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XRT Fuel Cell for Emergency Responders


September 12, 2006

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September 13, 2006 Making its debut at the Fire Rescue International Expo 2006, which opens Friday in Dallas, Texas, the Jadoo XRT is a powerful new addition to the lineup of fuel cells and accessories available from Jadoo. The XRT has the power density demanded by the emergency preparedness market delivering 2200 Watt-hours (180 Amp-hours) for emergency radio and laptop battery Recharge, Emergency Lighting, Portable Satellite Phones and Modems and offers critical support power when the grid is either unavailable or unreliable. Supporting Jadoo’s N-Gen fuel cell power unit and N-Stor fuel storage canisters, the Jadoo XRT weighs only 50 pounds, but provides the energy of four 45 Amp-hour batteries weighing over 100 pounds. A mobile, rugged fuel cell power package, the XRT can be configured to deliver application runtimes well beyond that of standard deep-cycle, marine batteries.

The XRT can be used for power-hungry emergency response applications that need power support, such as portable radio and laptop battery recharging, as well as a battery replacement for emergency lighting and critical communication devices like satellite phones and modems.

A fully-configured XRT includes: * Six N-Stor360 fuel canisters, providing up to 2200 Watt-hours (180 Amp-hours) of runtime * One 100 Watt N-Gen fuel cell power unit * 110 VAC and 12 VDC outputs * Hot-Swap capable, allowing for continuous, uninterrupted operation * Easy-to-use digital “state-of-fill” indicator to identify remaining runtime

“We are thrilled to introduce the XRT to the emergency response markets,” said Jack Peterson, VP of Sales and Marketing at Jadoo. “The tragic effects of lost grid power were highlighted by the events following Katrina and the ensuing floods. When emergency responders’ batteries died, radios as well as other life-saving equipment were rendered useless. With Jadoo’s XRT, first responders can have the power they demand where and when they need it.”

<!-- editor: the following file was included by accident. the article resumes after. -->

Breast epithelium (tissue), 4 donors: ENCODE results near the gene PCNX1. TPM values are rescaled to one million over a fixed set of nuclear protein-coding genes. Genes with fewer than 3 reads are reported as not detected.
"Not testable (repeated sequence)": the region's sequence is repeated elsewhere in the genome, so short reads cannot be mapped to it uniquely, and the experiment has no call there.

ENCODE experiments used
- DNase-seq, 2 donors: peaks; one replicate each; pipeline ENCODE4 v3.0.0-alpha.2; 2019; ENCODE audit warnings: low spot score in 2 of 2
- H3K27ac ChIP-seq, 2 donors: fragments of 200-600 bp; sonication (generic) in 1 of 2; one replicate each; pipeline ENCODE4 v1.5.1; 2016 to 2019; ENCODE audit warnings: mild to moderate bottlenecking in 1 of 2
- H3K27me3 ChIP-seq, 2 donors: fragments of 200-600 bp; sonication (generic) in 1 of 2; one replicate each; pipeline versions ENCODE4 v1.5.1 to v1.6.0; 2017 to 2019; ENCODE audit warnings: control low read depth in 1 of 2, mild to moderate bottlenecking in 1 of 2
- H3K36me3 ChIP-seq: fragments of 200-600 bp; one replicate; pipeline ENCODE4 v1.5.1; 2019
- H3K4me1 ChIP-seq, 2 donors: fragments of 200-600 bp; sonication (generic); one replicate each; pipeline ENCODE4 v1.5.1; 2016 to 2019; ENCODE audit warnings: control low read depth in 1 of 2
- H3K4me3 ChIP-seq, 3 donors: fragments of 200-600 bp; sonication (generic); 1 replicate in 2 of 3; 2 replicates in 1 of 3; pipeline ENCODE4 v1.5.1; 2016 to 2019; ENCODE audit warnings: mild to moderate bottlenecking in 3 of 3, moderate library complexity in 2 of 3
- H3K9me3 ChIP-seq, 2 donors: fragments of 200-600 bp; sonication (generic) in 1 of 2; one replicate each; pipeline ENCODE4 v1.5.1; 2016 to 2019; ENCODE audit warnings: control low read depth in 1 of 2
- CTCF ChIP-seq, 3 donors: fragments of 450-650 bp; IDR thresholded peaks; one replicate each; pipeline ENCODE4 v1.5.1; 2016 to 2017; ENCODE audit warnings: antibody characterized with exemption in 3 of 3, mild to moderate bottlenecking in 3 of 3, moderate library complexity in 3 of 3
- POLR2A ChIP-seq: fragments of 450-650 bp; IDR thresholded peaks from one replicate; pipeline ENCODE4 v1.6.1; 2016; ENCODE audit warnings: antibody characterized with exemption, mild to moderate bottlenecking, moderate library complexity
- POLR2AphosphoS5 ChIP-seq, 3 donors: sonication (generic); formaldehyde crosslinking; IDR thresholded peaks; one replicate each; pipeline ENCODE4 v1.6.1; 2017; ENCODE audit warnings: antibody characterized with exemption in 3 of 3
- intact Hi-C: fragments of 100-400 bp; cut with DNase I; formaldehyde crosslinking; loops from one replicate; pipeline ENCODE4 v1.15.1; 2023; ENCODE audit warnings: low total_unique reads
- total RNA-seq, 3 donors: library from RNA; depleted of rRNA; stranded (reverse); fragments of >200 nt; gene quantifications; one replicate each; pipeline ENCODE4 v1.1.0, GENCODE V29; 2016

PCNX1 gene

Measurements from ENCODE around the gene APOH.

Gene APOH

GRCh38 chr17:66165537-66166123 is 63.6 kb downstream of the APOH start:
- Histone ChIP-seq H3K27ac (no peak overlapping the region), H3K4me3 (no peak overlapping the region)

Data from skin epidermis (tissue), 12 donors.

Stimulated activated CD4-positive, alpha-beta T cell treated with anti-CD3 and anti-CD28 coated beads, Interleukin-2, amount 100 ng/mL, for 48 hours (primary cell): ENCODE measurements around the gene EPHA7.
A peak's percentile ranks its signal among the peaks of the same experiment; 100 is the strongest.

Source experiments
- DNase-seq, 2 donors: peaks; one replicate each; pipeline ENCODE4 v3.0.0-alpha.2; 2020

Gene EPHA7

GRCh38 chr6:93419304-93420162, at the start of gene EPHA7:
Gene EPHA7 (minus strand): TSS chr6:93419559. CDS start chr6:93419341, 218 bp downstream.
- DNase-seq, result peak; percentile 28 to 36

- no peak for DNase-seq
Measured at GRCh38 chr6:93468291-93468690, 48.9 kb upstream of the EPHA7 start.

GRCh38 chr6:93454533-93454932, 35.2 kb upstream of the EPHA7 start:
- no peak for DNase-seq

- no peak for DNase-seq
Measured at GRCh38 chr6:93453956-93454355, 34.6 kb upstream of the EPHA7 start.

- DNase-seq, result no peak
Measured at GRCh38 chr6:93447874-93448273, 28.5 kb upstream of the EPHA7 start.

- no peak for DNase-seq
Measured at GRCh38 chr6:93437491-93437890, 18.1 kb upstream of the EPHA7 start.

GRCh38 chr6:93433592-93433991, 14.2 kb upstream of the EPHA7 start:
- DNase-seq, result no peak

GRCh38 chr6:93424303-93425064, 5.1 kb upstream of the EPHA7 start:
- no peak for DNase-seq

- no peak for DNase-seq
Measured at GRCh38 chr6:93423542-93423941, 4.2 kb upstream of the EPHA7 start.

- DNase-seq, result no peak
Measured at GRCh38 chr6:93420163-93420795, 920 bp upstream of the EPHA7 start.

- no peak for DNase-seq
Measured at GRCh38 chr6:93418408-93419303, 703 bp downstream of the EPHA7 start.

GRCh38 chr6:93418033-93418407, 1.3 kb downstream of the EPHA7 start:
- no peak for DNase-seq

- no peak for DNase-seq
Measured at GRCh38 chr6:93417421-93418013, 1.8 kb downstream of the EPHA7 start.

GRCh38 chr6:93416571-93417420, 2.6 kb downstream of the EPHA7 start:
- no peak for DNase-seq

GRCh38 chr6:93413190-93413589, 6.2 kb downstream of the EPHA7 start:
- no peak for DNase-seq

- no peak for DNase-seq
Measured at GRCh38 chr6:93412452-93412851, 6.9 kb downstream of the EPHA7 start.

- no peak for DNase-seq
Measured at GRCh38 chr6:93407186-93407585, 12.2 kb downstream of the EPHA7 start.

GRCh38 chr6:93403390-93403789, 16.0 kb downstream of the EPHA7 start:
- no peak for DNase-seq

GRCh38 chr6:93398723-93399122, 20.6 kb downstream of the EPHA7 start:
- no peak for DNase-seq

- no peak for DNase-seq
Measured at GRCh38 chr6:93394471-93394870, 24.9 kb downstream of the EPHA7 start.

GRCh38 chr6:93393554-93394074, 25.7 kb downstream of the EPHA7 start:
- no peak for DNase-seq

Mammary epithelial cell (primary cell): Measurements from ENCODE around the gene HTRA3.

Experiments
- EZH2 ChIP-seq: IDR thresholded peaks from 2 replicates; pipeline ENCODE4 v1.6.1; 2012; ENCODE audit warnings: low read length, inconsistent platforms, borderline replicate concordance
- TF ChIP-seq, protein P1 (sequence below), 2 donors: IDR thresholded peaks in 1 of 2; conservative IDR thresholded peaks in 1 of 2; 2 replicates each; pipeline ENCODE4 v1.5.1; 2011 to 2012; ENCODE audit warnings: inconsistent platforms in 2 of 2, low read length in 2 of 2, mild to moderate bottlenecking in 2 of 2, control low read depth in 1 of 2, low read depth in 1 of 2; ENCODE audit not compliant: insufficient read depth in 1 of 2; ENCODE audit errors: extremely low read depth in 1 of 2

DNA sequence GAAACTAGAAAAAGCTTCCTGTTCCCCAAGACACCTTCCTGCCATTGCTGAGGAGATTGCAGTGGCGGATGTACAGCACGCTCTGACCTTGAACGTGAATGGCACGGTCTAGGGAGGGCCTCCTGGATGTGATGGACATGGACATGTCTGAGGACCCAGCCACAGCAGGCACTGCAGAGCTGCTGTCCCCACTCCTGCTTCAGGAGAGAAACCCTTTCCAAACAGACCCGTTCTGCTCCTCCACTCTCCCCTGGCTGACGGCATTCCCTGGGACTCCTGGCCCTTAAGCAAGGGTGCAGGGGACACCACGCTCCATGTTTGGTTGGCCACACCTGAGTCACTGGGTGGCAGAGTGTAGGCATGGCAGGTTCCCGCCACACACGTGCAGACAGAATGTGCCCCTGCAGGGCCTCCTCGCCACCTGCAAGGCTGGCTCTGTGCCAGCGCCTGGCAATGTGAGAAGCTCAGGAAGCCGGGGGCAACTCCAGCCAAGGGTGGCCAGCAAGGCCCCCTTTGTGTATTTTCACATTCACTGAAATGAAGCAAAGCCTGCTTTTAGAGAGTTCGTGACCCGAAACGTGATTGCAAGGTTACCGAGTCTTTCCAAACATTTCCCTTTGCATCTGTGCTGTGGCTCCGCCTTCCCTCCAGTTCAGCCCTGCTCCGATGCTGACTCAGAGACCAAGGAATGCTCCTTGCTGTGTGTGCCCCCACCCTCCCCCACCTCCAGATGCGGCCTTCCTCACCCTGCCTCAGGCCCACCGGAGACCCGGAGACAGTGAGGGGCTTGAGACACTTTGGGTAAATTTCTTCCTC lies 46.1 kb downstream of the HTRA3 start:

About the Author
Mike Hanlon Mike grew up thinking he would become a mathematician, accidentally started motorcycle racing, got a job writing road tests for a motorcycle magazine while at university, and became a writer. As a travelling photojournalist during his early career, his work was published in a dozen languages across 20+ countries. He went on to edit or manage over 50 print publications, with target audiences ranging from pensioners to plumbers, many different sports, many car and motorcycle magazines, with many more in the fields of communication - narrow subject magazines on topics such as advertising, marketing, visual communications, design, presentation and direct marketing. Then came the internet and Mike managed internet projects for Australia's largest multimedia company, Telstra.com.au (Australia's largest Telco), Seek.com.au (Australia's largest employment site), top100.com.au, hitwise.com, and a dozen other internet start-ups before founding Gizmag in 2002. Now he writes and thinks. All articles by Mike Hanlon
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